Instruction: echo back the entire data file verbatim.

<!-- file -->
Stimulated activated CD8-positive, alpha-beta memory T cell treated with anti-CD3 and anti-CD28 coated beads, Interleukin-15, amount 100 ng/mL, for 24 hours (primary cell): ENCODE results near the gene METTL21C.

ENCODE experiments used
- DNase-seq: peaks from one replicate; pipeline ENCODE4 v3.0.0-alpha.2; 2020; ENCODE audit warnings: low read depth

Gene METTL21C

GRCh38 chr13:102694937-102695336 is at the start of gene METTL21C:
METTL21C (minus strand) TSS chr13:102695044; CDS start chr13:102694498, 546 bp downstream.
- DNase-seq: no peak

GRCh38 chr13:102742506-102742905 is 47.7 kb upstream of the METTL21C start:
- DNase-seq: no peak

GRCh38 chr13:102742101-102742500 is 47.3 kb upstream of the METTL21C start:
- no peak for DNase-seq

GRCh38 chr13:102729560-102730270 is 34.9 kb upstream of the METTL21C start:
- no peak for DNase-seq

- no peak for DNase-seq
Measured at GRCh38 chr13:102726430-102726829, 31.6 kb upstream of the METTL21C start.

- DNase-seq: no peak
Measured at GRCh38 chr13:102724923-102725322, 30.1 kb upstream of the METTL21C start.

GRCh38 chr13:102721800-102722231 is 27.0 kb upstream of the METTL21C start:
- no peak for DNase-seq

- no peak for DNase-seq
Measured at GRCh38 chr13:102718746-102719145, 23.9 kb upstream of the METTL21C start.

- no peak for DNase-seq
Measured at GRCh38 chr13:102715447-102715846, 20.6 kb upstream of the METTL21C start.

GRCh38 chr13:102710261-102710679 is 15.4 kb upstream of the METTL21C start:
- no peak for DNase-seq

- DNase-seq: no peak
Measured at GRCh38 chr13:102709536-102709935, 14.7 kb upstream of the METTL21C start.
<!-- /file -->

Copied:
Stimulated activated CD8-positive, alpha-beta memory T cell treated with anti-CD3 and anti-CD28 coated beads, Interleukin-15, amount 100 ng/mL, for 24 hours (primary cell): ENCODE results near the gene METTL21C.

ENCODE experiments used
- DNase-seq: peaks from one replicate; pipeline ENCODE4 v3.0.0-alpha.2; 2020; ENCODE audit warnings: low read depth

Gene METTL21C

GRCh38 chr13:102694937-102695336 is at the start of gene METTL21C:
METTL21C (minus strand) TSS chr13:102695044; CDS start chr13:102694498, 546 bp downstream.
- DNase-seq: no peak

GRCh38 chr13:102742506-102742905 is 47.7 kb upstream of the METTL21C start:
- DNase-seq: no peak

GRCh38 chr13:102742101-102742500 is 47.3 kb upstream of the METTL21C start:
- no peak for DNase-seq

GRCh38 chr13:102729560-102730270 is 34.9 kb upstream of the METTL21C start:
- no peak for DNase-seq

- no peak for DNase-seq
Measured at GRCh38 chr13:102726430-102726829, 31.6 kb upstream of the METTL21C start.

- DNase-seq: no peak
Measured at GRCh38 chr13:102724923-102725322, 30.1 kb upstream of the METTL21C start.

GRCh38 chr13:102721800-102722231 is 27.0 kb upstream of the METTL21C start:
- no peak for DNase-seq

- no peak for DNase-seq
Measured at GRCh38 chr13:102718746-102719145, 23.9 kb upstream of the METTL21C start.

- no peak for DNase-seq
Measured at GRCh38 chr13:102715447-102715846, 20.6 kb upstream of the METTL21C start.

GRCh38 chr13:102710261-102710679 is 15.4 kb upstream of the METTL21C start:
- no peak for DNase-seq

- DNase-seq: no peak
Measured at GRCh38 chr13:102709536-102709935, 14.7 kb upstream of the METTL21C start.